IDGA homes in on King.com's "predatory" IP filing

The Candy Crush Saga developer has come under investigation for trademarking the words "Candy" and "Saga" and going after other games.

The Candy Crush Saga developer has come under investigation for trademarking the words "candy" and "saga" and going after other games.

(Credit: King.com)

The International Game Developers Association (IDGA) has stepped into the King.com debate and will be investigating the developer's trademarking activities, the association has announced in a statement on its website, calling King's actions "predatory".

Earlier this year, it was revealed that King.com had filed for trademarkson the words "candy" and "saga", filing a trademark dispute with now-12-month-old Viking strategy game Banner Saga.

Not long after, another developer revealed that King.com had paid a third developer to clone one of his games. Yet another developer also came forward, Albert Ransom, who in 2010 released a game called CandySwipe, claiming that King.com had copied his game.

The IDGA said in its statement:

While we understand and respect the appropriate exercise of Trademark rights, King's overreaching filing in its application for the Trademark for its game "Candy Crush Saga," and its predatory efforts to apply that mark to each separate word contained in that name, are in opposition to the values of openness and cooperation we support industry wide, and directly contradict the statement King's CEO, Riccardo Zacconi, made on 27 January. Our Business and Legal Special Interest Group will be providing a more comprehensive analysis of this issue from its perspective soon.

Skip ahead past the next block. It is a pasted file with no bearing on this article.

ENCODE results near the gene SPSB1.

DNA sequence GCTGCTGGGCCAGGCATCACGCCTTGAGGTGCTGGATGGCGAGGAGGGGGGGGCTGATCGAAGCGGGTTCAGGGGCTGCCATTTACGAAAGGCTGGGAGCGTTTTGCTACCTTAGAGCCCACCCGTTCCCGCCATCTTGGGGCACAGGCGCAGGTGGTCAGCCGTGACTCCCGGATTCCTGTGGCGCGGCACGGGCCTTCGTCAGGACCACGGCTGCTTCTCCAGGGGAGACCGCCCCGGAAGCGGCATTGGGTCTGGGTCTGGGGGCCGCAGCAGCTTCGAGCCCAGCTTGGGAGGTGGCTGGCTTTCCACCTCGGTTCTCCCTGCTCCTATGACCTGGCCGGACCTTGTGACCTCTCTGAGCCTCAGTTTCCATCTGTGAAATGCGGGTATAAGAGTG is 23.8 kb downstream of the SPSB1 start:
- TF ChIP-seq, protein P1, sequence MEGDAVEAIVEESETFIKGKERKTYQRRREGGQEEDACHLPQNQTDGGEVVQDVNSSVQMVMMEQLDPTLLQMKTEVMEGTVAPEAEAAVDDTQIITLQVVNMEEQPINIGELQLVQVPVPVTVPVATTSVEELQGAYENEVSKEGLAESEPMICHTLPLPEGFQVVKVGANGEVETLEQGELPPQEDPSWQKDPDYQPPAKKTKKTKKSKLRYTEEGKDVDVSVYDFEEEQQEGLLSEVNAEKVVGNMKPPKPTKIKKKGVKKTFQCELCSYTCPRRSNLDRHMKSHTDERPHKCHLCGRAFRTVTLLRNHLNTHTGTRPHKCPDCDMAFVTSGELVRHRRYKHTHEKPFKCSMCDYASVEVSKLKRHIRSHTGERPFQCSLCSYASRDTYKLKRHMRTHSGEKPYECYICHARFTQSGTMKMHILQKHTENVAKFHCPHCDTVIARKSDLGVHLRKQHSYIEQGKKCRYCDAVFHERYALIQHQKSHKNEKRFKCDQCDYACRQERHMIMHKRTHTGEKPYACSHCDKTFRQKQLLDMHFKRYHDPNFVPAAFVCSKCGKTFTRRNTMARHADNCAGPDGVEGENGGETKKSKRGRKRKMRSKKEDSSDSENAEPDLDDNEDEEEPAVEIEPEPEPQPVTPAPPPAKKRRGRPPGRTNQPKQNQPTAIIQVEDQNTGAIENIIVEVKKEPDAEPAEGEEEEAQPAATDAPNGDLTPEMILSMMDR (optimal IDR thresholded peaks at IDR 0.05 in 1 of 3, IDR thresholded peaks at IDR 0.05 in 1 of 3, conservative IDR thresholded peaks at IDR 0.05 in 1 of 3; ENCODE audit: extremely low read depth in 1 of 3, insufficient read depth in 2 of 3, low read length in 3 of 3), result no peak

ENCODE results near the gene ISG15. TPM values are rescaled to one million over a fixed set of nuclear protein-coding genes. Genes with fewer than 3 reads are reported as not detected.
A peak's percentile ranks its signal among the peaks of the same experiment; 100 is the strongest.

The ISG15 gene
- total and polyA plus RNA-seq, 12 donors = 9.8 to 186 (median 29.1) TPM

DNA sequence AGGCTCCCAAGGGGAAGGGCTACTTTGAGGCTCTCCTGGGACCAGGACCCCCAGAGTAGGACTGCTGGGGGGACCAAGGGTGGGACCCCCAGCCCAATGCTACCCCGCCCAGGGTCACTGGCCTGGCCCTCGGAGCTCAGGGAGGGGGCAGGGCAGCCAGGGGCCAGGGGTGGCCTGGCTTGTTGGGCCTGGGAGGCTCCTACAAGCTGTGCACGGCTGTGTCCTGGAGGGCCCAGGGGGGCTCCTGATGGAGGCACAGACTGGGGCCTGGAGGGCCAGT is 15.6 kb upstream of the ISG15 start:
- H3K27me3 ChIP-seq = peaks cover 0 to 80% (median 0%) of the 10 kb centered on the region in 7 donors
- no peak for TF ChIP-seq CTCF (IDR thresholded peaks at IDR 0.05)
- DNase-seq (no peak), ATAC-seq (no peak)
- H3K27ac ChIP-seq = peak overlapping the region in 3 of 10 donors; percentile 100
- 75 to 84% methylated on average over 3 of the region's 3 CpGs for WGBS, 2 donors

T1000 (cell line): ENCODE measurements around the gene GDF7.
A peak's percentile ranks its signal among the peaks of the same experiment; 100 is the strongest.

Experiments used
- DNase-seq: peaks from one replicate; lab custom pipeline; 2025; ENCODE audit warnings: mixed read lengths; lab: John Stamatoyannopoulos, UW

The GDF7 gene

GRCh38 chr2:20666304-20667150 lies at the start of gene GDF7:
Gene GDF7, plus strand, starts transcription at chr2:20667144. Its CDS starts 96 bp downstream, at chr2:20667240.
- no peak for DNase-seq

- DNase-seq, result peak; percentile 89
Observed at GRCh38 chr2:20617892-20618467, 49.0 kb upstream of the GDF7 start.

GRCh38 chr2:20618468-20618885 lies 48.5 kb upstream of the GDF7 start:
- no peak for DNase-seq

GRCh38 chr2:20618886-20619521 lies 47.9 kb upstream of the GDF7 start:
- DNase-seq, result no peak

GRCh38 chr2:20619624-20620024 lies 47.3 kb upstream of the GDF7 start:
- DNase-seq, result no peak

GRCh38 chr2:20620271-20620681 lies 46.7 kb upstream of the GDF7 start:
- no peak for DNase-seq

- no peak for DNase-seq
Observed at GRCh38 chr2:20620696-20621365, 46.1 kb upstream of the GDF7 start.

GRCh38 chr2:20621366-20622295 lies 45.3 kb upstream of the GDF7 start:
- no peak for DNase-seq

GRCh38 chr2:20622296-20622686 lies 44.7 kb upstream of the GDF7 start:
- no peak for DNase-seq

Zacconi had previously said, "We believe in a thriving game development community, and believe that good game developers — both small and large — have every right to protect the hard work they do and the games they create."

This week, King.com filed for IPO, revealing that the company generated US$1.9 million in revenue last year, earning a profit of US$567.6 million.

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